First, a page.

Title

CD34+CD38+CD19+ as well as CD34+CD38-CD19+ cells are leukemia-initiating cells with self-renewal capacity in human B-precursor ALL.

Document Type

Article

Publication Date

2008

Keywords

Antigens-CD19, Antigens-CD34, Antigens-CD38, Cell-Differentiation, Cell-Lineage, Child, Flow-Cytometry, Graft-Survival, Hematopoietic-Stem-Cells, Humans, Immunophenotyping, Infant, Mice-Inbred-NOD, Mice-SCID, Neoplastic-Stem-Cells, Precursor-B-Cell-Lymphoblastic-Leukemia-Lymphoma, Transplantation-Heterologous, Tumor-Cells-Cultured, Whole-Body-Irradiation

JAX Source

Leukemia 2008 Jun; 22(6):1207-13.

Abstract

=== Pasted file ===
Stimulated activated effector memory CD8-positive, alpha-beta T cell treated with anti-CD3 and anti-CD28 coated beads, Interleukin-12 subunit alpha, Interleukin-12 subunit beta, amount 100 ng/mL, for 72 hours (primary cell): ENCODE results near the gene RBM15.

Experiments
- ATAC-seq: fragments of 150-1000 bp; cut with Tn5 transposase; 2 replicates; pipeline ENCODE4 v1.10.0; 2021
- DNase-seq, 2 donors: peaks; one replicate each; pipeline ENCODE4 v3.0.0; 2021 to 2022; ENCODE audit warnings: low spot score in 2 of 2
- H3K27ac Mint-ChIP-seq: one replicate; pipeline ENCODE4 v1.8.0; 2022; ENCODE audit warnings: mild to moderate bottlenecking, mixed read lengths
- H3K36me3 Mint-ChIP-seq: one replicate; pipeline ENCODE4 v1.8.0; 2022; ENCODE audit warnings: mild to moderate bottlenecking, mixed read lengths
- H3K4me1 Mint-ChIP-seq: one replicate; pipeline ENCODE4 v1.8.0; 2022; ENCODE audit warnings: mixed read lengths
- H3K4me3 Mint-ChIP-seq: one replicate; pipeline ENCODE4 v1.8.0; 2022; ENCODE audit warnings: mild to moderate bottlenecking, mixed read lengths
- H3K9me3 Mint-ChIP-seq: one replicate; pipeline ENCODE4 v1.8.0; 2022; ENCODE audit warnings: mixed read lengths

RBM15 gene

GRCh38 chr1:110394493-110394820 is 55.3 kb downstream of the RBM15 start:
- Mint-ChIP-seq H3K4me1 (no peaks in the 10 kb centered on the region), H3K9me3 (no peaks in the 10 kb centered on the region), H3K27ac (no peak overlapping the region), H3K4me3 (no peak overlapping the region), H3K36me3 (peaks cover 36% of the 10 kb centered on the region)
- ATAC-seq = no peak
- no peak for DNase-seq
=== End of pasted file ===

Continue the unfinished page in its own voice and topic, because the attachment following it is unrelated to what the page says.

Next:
The presence of rare malignant stem cells supplying a hierarchy of malignant cells has recently been reported. In human acute myelogenous leukemia (AML), the leukemia stem cells (LSCs) have been phenotypically restricted within the CD34+CD38- fraction. To understand the origin of malignant cells in primary human B-precursor acute lymphocytic leukemia (B-ALL), we established a novel in vivo xenotransplantation model. Purified CD34+CD38+CD19+, CD34+CD38-CD19+ and CD34+CD38-CD19- bone marrow (BM) or peripheral blood (PB) cells from three pediatric B-ALL patients were intravenously injected into sublethally irradiated newborn NOD/SCID/IL2rgamma(null) mice. We found that both CD34+CD38+CD19+ and CD34+CD38-CD19+ cells initiate B-ALL in primary recipients, whereas the recipients of CD34+CD38-CD10-CD19- cells showed normal human hematopoietic repopulation. The extent of leukemic infiltration into the spleen, liver and kidney was similar between the recipients transplanted with CD34+CD38+CD19+ cells and those transplanted with CD34+CD38-CD19+ cells. In each of the three cases studied, transplantation of CD34+CD38+CD19+ cells resulted in the development of B-ALL in secondary recipients, demonstrating self-renewal capacity. The identification of CD34+CD38+CD19+ self-renewing B-ALL cells proposes a hierarchy of leukemia-initiating cells (LICs) distinct from that of AML. Recapitulation of patient B-ALL in NOD/SCID/IL2rgamma(null) recipients provides a powerful tool for directly studying leukemogenesis and for developing therapeutic strategies.